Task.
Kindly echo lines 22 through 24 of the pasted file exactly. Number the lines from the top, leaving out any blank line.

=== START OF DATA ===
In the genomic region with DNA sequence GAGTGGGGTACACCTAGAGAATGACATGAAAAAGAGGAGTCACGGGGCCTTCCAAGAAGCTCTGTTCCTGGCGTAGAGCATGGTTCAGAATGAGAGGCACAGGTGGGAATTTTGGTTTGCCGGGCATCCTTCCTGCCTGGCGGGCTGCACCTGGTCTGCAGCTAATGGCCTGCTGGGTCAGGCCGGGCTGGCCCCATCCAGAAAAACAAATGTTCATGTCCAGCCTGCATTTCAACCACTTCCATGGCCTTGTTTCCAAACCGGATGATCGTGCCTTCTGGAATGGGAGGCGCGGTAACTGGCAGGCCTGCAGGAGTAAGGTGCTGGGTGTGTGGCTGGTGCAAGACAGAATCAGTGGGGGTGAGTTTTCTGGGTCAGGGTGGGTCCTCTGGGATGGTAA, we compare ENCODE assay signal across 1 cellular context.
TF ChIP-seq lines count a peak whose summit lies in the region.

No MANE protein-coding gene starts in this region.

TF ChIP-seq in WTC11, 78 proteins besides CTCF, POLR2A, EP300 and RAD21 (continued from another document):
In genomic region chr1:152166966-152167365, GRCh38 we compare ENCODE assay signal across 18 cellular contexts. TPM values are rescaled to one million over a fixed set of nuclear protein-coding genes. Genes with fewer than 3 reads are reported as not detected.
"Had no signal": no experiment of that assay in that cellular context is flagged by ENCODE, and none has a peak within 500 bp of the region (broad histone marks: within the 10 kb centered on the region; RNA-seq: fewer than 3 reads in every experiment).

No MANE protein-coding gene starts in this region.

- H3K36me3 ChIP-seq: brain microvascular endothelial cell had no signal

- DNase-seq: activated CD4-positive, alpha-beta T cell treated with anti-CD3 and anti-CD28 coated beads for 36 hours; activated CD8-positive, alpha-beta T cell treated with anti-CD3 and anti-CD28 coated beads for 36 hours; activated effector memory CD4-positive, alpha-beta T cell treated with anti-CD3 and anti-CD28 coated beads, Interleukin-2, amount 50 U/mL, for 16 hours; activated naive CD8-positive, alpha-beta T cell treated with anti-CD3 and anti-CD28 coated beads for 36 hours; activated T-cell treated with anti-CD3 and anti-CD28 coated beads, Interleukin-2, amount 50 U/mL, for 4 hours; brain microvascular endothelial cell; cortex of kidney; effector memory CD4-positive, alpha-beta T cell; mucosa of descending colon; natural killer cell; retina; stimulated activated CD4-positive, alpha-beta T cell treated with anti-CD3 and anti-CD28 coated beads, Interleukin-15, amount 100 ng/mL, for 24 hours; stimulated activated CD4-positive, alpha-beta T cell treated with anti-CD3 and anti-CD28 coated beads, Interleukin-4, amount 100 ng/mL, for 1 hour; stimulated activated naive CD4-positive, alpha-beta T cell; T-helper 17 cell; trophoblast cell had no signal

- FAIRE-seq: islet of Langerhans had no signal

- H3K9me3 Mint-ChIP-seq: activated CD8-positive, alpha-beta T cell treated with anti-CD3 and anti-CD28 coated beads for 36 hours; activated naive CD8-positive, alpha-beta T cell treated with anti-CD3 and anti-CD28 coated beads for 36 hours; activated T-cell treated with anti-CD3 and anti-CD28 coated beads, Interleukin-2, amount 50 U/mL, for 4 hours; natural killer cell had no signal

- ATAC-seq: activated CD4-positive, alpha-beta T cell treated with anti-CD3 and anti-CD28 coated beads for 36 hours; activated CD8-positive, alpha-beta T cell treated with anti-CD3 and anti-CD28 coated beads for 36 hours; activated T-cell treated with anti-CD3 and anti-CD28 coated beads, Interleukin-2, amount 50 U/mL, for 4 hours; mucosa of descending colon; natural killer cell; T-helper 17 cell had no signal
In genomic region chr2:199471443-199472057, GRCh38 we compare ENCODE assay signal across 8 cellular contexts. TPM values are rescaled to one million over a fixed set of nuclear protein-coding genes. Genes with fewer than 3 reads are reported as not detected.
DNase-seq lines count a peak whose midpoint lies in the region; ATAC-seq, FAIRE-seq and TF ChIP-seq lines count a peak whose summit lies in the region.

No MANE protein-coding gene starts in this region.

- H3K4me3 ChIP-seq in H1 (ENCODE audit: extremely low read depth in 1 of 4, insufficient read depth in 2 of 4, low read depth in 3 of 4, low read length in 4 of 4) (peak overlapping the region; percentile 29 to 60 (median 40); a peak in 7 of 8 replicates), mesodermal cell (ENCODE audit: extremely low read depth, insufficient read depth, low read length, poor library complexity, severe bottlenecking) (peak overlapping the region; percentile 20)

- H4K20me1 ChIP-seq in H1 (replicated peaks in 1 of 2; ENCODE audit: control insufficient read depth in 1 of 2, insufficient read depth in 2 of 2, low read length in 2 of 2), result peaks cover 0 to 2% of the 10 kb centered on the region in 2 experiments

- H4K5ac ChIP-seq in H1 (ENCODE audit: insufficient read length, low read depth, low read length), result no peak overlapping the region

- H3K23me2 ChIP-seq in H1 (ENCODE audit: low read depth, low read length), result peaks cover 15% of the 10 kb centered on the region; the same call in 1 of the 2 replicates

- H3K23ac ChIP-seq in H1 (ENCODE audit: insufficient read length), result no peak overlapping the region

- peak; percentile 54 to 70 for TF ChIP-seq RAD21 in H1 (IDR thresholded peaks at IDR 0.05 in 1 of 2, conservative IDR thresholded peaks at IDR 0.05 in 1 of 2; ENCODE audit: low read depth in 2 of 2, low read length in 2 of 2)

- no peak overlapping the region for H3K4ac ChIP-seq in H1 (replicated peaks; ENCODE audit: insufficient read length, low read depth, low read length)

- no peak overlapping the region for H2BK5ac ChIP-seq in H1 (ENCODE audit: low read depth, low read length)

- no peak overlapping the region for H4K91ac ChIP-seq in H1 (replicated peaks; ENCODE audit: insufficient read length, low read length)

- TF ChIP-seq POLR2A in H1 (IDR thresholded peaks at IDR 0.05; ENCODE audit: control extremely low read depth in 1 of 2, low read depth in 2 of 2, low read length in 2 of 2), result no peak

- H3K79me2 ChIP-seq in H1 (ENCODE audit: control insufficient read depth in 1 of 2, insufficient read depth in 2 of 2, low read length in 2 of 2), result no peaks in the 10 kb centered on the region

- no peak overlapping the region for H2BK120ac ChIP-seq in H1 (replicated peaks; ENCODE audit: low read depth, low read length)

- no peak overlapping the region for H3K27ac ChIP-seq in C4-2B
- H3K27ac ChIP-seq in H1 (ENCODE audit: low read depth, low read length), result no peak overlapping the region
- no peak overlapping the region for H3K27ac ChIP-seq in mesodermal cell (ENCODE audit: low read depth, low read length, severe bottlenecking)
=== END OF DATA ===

- no peak overlapping the region for H3K4ac ChIP-seq in H1 (replicated peaks; ENCODE audit: insufficient read length, low read depth, low read length)

- no peak overlapping the region for H2BK5ac ChIP-seq in H1 (ENCODE audit: low read depth, low read length)

- no peak overlapping the region for H4K91ac ChIP-seq in H1 (replicated peaks; ENCODE audit: insufficient read length, low read length)